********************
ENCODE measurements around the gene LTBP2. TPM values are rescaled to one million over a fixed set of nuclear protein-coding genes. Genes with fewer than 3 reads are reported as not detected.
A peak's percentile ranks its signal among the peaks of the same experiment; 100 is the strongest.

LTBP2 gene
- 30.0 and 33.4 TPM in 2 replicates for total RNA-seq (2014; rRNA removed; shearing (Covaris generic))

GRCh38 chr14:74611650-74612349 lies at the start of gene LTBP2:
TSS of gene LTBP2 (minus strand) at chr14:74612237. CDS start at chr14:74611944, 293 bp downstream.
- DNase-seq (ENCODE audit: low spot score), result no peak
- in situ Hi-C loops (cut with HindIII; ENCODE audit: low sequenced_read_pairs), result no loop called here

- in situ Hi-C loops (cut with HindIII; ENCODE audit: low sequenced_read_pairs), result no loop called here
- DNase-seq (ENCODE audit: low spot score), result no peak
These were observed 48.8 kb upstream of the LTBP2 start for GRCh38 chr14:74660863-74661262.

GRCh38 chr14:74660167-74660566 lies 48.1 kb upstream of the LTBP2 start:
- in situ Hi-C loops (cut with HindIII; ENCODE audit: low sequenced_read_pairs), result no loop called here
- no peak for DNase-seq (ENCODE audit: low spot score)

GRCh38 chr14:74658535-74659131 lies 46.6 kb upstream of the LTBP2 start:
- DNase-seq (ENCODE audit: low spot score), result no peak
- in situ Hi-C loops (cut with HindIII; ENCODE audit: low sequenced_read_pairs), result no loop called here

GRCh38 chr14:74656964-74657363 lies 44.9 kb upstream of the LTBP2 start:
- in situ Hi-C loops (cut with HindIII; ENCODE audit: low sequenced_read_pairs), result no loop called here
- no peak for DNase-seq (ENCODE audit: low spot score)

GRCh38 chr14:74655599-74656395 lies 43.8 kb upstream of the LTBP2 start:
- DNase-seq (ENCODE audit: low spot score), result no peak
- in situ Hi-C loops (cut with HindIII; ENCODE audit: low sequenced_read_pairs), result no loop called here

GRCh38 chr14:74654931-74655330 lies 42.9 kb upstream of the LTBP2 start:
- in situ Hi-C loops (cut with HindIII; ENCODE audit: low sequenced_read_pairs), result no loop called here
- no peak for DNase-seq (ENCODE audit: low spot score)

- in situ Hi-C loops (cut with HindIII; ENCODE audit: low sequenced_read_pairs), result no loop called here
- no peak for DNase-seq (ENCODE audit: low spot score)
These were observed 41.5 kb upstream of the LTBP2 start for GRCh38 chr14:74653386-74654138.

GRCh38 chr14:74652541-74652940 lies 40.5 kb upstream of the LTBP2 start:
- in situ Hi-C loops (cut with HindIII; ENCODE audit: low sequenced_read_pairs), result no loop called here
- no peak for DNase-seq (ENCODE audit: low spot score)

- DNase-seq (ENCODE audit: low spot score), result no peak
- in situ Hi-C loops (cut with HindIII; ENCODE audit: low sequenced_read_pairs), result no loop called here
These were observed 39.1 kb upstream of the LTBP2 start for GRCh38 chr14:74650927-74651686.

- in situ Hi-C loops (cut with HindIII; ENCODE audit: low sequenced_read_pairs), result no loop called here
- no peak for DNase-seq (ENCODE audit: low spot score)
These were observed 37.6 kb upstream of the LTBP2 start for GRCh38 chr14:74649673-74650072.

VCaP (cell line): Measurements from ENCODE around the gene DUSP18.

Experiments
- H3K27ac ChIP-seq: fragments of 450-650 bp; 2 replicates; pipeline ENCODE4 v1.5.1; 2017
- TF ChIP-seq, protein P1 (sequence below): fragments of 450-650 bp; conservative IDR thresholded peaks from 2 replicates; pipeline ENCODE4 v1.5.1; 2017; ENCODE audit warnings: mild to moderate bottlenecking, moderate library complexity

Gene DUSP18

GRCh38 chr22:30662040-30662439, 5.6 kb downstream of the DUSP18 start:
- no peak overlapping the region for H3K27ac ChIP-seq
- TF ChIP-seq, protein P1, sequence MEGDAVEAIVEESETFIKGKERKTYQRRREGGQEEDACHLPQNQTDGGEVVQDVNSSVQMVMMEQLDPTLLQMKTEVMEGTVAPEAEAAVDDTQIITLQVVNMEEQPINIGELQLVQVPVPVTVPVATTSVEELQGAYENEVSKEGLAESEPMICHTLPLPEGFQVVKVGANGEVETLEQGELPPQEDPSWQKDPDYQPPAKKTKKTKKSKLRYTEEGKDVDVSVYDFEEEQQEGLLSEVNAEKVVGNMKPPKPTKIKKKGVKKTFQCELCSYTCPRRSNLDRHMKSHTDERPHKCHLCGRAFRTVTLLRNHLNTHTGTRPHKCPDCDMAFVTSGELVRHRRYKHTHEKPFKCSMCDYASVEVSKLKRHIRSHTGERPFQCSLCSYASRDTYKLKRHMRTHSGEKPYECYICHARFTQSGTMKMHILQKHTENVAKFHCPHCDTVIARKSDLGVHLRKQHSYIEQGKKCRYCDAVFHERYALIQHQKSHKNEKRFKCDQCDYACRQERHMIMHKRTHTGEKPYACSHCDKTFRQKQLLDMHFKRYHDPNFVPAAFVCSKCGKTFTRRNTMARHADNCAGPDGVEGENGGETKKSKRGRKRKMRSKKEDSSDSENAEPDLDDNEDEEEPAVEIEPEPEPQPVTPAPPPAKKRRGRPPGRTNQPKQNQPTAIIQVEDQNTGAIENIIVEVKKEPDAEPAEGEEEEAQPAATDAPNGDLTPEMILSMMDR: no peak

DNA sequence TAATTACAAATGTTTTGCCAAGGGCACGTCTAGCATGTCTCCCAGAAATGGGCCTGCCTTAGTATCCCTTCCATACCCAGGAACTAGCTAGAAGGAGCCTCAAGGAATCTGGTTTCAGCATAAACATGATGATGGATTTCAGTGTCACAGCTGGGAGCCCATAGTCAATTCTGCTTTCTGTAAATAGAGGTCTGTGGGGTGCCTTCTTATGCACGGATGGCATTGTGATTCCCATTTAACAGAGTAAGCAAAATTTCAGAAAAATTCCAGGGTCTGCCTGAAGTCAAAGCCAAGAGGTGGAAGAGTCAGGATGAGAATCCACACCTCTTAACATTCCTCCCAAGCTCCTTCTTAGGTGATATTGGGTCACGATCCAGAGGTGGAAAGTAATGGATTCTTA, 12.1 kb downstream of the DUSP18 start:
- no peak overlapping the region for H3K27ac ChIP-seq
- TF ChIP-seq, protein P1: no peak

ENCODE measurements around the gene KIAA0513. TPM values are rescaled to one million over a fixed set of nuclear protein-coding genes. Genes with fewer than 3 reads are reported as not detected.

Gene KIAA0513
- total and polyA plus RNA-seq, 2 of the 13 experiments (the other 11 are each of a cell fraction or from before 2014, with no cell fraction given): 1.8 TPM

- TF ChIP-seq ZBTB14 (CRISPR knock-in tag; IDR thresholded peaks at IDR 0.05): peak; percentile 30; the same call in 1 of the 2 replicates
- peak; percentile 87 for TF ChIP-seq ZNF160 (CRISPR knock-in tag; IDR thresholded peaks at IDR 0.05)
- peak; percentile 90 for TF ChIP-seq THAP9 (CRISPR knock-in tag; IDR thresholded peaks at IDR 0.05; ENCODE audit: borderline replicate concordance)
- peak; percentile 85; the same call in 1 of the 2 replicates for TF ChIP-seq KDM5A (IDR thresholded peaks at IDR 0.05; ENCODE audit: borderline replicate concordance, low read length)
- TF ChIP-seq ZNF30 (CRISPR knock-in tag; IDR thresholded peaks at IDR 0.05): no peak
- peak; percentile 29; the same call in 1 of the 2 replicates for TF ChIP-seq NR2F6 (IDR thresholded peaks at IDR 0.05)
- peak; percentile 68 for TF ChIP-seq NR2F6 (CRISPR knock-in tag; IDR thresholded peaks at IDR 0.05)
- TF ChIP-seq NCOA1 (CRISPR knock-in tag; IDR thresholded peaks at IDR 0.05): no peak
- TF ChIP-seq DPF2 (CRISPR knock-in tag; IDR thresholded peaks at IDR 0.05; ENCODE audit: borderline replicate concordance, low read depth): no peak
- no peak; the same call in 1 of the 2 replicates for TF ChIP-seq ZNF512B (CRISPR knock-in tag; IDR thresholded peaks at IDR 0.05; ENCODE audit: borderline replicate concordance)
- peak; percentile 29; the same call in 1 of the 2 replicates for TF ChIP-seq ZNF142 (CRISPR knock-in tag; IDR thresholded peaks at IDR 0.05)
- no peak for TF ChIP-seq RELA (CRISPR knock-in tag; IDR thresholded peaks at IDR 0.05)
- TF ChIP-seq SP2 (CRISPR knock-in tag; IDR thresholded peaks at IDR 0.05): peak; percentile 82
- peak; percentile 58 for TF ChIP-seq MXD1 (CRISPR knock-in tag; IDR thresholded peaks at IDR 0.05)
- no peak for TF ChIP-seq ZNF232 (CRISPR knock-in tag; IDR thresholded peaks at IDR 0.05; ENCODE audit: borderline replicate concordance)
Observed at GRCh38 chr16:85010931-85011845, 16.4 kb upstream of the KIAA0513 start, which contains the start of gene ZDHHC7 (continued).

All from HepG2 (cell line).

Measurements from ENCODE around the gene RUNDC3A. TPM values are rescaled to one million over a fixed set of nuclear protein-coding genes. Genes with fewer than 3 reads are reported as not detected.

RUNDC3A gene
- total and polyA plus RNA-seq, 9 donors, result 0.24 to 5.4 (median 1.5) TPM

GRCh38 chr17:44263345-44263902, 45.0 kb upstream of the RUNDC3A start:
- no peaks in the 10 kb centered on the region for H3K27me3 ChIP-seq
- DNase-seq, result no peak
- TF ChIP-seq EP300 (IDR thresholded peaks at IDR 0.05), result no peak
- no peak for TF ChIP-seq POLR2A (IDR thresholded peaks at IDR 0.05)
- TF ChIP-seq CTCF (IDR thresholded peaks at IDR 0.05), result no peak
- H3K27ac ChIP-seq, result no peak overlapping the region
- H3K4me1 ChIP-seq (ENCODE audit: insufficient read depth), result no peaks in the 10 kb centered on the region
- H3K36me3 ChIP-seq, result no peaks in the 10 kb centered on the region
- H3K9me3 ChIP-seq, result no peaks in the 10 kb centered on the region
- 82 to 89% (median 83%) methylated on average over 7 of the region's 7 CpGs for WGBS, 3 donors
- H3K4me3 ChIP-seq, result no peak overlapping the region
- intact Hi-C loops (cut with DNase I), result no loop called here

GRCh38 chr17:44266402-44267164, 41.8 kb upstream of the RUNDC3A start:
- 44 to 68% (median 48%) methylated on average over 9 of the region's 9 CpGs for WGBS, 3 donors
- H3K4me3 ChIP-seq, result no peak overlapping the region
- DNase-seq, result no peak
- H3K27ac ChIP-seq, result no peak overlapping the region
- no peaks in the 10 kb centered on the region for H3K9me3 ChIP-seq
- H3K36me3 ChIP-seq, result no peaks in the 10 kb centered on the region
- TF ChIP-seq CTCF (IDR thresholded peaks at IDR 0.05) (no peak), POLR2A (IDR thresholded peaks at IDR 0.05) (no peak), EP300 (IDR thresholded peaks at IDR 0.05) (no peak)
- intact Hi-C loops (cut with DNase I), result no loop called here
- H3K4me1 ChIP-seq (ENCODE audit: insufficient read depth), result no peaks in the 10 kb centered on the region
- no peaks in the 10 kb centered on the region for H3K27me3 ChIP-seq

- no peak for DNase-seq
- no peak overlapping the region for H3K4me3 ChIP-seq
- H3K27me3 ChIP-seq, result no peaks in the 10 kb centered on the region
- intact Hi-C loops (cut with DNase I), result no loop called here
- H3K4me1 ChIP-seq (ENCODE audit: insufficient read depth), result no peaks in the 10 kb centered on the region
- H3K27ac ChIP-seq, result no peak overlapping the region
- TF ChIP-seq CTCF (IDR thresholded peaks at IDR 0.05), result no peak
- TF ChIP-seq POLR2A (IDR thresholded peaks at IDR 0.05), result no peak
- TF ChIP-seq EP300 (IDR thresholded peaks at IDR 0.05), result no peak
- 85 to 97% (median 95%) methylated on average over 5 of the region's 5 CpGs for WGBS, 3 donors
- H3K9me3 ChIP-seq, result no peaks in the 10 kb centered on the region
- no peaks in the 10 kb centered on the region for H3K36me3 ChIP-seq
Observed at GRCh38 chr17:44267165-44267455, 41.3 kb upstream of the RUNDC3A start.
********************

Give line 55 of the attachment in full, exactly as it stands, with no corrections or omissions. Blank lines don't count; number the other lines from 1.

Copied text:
- peak; percentile 90 for TF ChIP-seq THAP9 (CRISPR knock-in tag; IDR thresholded peaks at IDR 0.05; ENCODE audit: borderline replicate concordance)